U.S. goal: make international arrivals more welcoming

MIA Operations Specialist Dayron Rodriguez demonstrates passport kiosks at Miami International Airport’s Terminal D in this 2013 file photo.
MIA Operations Specialist Dayron Rodriguez demonstrates passport kiosks at Miami International Airport’s Terminal D in this 2013 file photo. MIAMI HERALD STAFF

With an eye on bringing 100 million international visitors a year — and billions of their dollars — to the United States by 2021, the White House on Friday announced several measures to make arriving at the country’s airports a better experience.

Those steps include the installation of 340 more automated passport control kiosks at busy airports; the elimination of a paper customs form by the end of next year; new technology that allows passport and customs information to be entered on mobile devices and specific action plans for 17 major international airports.

Included in that list of airports is Miami International Airport, one of the busiest international gateways in the country, and Fort Lauderdale-Hollywood International Airport, which has seen its number of international flights skyrocket.

The actions, meant to create “a best-in-class international arrivals experience, as compared to our global competitors,” were laid out in a report by the secretary of the Department of Commerce, Penny Pritzker, and secretary of the Department of Homeland Security, Jeh Johnson.

Last year, Obama directed the secretaries to come up with ways to improve the international arrivals experience as a follow up to his 2012 announcement of the 100 million visitor goal. At the time, he also issued an executive order to speed up visitor visas for Brazil and China. Since then, waiting periods in those market have decreased from highs of several months to an average of less than five days.

And international visitor numbers have increased from 70 million in 2013 to an estimated 74 million in 2014. Over the last five years, the report said, the number of annual international visitors has increased by 19 million.

“This is good news, but every other international destination is competing fiercely with us for international visitors and the jobs they support,” Pritzker and Johnson wrote in a letter accompanying the report. “First impressions matter, and when overseas travelers arrive at our airports, it is important that they have a positive experience. The safety and security of this country will always come first, but we can and must also ensure that the travel experience continues to be welcoming, friendly, and efficient.”

To improve the experience at the 17 airports that receive nearly 74 percent of all international travelers to the United States, the Department of Homeland Security developed action plans in consultation with airports, airlines and industry partners.

At Fort Lauderdale-Hollywood International Airport, which saw a “sharp rise” last year in the amount of time arriving passengers had to wait to be processed by U.S. Customs and Border Protection, the plan includes the addition of more automated passport control kiosks, an expansion of which travelers can use them and the deployment of mobile passport options later this year.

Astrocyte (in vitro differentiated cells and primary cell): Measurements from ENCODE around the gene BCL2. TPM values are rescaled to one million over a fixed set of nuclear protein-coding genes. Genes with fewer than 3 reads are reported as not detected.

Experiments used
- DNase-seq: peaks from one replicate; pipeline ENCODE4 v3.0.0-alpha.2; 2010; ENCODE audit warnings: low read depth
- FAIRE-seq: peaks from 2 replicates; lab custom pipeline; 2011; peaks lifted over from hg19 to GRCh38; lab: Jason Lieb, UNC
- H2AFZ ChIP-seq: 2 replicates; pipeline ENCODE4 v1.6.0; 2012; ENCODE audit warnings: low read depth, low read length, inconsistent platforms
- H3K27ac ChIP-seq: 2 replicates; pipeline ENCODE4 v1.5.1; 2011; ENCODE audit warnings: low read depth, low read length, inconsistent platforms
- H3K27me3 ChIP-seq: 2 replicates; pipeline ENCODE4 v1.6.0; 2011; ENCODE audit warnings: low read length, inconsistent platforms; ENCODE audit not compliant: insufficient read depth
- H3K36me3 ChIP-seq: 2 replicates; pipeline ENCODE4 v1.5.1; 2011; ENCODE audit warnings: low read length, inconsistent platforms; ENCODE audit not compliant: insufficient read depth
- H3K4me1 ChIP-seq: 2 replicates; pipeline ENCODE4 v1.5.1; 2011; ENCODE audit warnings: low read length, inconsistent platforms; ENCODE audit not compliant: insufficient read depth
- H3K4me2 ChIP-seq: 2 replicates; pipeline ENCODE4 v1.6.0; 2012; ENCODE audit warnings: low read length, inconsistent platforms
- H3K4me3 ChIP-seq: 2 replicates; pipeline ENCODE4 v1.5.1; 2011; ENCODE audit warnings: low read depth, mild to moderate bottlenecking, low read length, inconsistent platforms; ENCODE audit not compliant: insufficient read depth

The plan also calls for the airport, airlines and CBP to develop a list of goals to manage international arrivals as terminal expansion and construction continues.

Airport spokesman Gregory Meyer said the airport and Port Everglades added 40 CBP agents last year and 20 passport kiosks, which helped keep wait times in check.

But, he said, a 24.6 percent increase in international passengers still had an impact. According to the action plan released Friday, wait times increased by 27 percent in 2014 to 25.2 minutes despite increased staffing and greater enrollment in trusted traveler programs and use of automated passport kiosks.

“The airport has grown with international traffic exponentially, faster than I think anyone anticipated or could keep up with,” Meyer said.

Miami International Airport, which has in the past recorded wait times of up to five hours, saw “significantly” shorter lines in 2014, the report says. That’s thanks to increased staffing, faster processing and more use of automated options.

According to the report, the average wait at Terminal D was down 19 percent to 24.2 minutes in 2014; in Terminal J, the average time dropped from 31.3 minutes in 2013 to 25.4 minutes last year. At both terminals, 94 percent of passengers were being processed in less than an hour.

Actions planned for MIA include posting wait times so travelers will know what to expect, automated queue management systems and more self-service kiosks. The airport will also launch the mobile passport control app this year.

“We welcome the White House’s efforts to improve the international arrivals process through increased use of technology, reduced paperwork and streamlined processes,” Miami-Dade Aviation Director Emilio T. González said in a statement. “As America’s second-busiest airport for international passengers and the front door to a red-hot tourist destination, MIA has long been at the forefront of this movement, introducing Automated Passport Control kiosks back in 2013 and working closely with our federal partners to find creative, airport-funded solutions to CBP staffing issues. This year, we look forward to more than doubling our kiosk inventory and to becoming a pilot member of CBP’s Mobile Passport Control project.”